While recording “Wraith,” Felix kept telling me to sing quieter and quieter, dropping the key lower and lower—until I was singing in a place I wasn’t used to singing, but something special lived in that place and Felix said to me, “This is your sound.” There is something fascinating about playing with silence in music and the vulnerability of soft vocals. I am planning on continuing to play in that space.
Are you working on either an EP or album?
Yes. I will put out a body of work. Lately, I have been focused on single releases. I wanted to give my audience a chance to get to know me and build trust before I just drop a bunch of music at once. I don't want anything slipping through the cracks.
What themes have you been exploring?
I like keeping the writing as close to home as possible. I explore whatever is going on in my life that day or that season. I love working with other writers and combining their ideas with my reality. Having other perspectives is important to me.
How has the process aided your personal transformation?
I don’t really look at myself and think I have a “process.” I just make music. I don’t believe in rules or formulas. I believe in feeling. If it feels good, I wanna sing it. “Wraith” is a great example of that.
"Rearview" feels very much like a country song, lyrically, dressed up with glossy pop production. Being from Seguin, Texas, were you ever interested in doing straight folk or country music?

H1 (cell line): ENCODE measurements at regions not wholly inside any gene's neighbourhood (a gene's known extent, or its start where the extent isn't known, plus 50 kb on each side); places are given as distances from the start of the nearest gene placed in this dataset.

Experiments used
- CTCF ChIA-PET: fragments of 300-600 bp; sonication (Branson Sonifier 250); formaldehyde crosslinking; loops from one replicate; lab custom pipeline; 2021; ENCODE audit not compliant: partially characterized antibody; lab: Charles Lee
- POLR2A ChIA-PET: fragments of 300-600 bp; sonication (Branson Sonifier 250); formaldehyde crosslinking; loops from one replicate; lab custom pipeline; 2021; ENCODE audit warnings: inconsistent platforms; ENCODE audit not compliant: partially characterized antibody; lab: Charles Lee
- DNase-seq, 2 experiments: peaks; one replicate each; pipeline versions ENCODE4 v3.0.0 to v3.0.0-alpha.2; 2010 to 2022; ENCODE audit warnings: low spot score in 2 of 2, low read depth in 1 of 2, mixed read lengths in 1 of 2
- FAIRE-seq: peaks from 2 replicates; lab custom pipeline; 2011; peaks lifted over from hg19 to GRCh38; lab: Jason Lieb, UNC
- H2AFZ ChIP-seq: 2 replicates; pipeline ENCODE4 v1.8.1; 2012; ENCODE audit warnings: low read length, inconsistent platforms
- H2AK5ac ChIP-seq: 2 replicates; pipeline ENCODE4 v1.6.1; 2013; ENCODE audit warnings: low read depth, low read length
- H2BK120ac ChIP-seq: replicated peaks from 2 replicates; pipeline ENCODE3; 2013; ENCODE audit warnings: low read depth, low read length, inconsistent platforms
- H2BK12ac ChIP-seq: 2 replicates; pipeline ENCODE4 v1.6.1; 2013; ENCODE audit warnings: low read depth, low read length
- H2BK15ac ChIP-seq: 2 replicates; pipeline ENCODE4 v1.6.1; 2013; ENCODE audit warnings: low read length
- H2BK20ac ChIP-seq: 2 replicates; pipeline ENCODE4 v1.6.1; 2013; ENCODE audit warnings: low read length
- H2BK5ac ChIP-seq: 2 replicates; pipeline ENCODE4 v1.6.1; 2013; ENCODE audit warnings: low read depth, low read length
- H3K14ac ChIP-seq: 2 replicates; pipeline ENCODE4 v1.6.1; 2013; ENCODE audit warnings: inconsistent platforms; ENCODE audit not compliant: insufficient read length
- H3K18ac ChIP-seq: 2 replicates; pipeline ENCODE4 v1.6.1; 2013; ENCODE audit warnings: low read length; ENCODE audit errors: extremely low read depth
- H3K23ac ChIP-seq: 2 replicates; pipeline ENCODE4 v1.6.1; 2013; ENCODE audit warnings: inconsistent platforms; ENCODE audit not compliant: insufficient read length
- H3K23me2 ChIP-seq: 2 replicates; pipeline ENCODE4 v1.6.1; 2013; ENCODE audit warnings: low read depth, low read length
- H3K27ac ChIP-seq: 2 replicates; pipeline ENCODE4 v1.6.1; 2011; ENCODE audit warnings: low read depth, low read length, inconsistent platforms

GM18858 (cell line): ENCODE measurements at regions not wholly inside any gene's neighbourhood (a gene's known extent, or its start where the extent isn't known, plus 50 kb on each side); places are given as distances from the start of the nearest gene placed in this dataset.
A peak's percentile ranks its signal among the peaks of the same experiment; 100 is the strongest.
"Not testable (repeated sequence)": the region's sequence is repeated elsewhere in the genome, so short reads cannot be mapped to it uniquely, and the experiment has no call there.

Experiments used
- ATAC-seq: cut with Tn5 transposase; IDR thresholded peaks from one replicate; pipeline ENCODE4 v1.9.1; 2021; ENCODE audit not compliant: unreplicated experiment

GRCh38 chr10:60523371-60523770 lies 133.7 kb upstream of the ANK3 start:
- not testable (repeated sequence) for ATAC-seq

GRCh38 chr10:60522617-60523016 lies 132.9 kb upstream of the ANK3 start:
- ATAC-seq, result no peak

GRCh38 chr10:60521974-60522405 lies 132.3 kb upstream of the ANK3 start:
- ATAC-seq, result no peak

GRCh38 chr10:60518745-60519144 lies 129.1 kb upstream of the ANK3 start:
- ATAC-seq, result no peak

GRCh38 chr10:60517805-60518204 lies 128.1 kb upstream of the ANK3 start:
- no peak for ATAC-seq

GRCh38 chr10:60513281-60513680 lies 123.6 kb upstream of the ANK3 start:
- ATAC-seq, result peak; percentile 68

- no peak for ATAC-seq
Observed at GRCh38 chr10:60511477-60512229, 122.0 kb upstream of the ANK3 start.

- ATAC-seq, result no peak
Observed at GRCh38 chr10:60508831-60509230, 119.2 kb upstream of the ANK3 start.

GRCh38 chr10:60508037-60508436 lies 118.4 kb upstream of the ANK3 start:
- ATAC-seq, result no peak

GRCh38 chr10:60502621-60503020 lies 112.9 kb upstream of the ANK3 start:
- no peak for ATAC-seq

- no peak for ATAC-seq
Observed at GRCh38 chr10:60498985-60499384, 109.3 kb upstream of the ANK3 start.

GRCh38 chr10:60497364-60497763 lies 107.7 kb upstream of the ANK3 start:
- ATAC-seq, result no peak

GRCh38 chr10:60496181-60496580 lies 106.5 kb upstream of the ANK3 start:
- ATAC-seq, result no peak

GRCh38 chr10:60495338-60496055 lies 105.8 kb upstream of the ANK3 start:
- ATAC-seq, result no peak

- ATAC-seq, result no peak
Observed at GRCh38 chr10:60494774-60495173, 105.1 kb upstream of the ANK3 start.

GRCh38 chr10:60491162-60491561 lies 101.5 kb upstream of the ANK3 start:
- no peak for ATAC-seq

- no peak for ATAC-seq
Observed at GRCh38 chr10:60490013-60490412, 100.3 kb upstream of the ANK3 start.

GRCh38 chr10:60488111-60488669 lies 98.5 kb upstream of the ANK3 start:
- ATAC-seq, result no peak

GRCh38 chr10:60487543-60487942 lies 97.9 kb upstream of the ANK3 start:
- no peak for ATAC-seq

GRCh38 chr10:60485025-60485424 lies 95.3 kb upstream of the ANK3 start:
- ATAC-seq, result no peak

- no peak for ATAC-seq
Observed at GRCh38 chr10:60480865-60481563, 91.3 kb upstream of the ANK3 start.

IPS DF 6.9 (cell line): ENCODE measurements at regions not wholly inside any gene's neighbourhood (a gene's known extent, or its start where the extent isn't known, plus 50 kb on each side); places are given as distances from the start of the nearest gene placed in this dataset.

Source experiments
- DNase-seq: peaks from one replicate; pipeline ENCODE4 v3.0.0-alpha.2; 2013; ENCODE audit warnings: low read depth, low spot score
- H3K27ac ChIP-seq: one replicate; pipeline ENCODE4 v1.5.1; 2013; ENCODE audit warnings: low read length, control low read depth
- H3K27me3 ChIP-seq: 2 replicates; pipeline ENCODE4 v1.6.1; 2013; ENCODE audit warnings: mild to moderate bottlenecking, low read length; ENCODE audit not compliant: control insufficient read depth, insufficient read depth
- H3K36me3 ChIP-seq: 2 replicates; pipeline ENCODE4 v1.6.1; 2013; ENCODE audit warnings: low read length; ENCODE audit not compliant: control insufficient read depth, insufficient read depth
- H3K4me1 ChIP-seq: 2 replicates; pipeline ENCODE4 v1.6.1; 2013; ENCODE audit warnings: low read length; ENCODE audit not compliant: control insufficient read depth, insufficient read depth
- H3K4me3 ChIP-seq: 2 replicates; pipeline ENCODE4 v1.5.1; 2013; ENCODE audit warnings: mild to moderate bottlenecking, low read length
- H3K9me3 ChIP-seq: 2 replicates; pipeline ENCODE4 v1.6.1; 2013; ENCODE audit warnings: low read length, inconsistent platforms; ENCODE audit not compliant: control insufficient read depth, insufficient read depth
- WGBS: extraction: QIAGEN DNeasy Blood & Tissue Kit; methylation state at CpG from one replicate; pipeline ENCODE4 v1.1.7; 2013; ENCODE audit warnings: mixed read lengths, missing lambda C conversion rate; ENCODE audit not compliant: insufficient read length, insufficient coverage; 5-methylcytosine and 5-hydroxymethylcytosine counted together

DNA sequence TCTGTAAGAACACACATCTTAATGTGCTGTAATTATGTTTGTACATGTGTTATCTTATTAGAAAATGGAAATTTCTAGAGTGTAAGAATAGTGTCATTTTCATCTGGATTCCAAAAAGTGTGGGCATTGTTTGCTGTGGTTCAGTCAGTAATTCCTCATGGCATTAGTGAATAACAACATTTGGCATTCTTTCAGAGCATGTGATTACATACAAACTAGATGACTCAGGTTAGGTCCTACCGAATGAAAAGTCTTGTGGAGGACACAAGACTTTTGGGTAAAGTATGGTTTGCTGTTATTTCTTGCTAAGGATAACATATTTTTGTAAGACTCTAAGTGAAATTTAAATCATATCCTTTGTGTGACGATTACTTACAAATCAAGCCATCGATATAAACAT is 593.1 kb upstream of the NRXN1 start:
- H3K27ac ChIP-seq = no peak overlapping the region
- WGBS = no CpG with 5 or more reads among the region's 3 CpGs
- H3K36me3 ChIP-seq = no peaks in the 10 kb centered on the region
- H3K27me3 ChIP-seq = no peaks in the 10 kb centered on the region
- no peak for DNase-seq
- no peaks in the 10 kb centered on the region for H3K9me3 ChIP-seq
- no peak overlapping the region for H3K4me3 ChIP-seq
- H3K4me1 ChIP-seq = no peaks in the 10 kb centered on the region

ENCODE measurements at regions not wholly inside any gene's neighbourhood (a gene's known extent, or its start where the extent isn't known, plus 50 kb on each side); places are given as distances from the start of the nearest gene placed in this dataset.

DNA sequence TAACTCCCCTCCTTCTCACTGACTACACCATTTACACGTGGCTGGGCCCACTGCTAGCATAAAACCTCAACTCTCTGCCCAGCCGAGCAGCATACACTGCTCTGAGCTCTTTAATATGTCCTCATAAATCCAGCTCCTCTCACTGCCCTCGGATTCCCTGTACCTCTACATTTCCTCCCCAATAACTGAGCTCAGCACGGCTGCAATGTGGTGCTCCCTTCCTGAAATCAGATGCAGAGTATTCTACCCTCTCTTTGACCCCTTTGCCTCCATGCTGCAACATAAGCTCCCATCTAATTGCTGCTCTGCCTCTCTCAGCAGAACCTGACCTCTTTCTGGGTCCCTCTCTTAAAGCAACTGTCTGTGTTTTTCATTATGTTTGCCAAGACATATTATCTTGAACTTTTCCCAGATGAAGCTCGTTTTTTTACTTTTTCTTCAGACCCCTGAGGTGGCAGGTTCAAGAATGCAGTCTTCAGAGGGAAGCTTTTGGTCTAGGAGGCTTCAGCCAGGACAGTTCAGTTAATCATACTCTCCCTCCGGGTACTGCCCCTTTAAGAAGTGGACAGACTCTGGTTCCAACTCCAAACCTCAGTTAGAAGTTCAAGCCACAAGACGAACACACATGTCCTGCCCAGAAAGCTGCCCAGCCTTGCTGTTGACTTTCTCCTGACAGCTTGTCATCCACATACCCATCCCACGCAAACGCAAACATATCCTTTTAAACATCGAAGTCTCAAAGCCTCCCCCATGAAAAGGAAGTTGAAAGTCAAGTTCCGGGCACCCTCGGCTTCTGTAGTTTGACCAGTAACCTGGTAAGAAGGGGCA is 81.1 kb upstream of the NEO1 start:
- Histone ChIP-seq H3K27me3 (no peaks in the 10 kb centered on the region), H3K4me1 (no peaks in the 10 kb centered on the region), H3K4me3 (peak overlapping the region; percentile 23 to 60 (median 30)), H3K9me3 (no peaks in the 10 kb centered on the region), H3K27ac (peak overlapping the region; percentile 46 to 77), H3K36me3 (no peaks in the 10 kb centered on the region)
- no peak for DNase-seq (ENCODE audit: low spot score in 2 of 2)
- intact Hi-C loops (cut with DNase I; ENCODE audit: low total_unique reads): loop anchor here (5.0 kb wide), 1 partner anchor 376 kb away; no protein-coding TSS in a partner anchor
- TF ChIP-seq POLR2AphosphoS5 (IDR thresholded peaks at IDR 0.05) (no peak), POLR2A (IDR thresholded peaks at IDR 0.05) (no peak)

That’s because “Rearview” is a country song. Felix and I live in Nashville where we have developed a country project together called “17Memphis,” and at the time, I had just come back to L.A. to write, so I was in a country music state of mind. I have always loved how honest country is and wanted to combine that somewhere in my project.
Being from Texas, country music is just in my blood, so it had to surface somewhere. I have to explore, and I could never be consumed by just one genre. I am pulled to so many different styles of music and feel very blessed and fortunate to have the ability to do more than just one thing. “Rearview” is my favorite song, by the way. So, to officially answer your question, yes, I am interested in becoming more involved in the country community.
Do Southern rituals guide your songwriting?
I tap into my Texas upbringing when it makes sense, but there are so many other moments and seasons in my life I spent away from that that I write about so it’s really hard to say for sure if they do.
When did you know you wanted a music career?
I didn’t know this was what I wanted until I started writing songs. I went to school for musical theatre in Boston and had dreams of Broadway. I had no idea my journey was going to land me here. It’s wild and very much a God thing.
One takeaway from your singles so far, especially on "Wraith," is how adventurous and fearless you are. Were you always that way?
I try my best to stay open-minded and remind myself I don’t know anything, and I am not important…I think fearlessness lives somewhere in there as a result.
What role does faith play in your music?
Without my faith, I don’t think I'd be here answering these questions.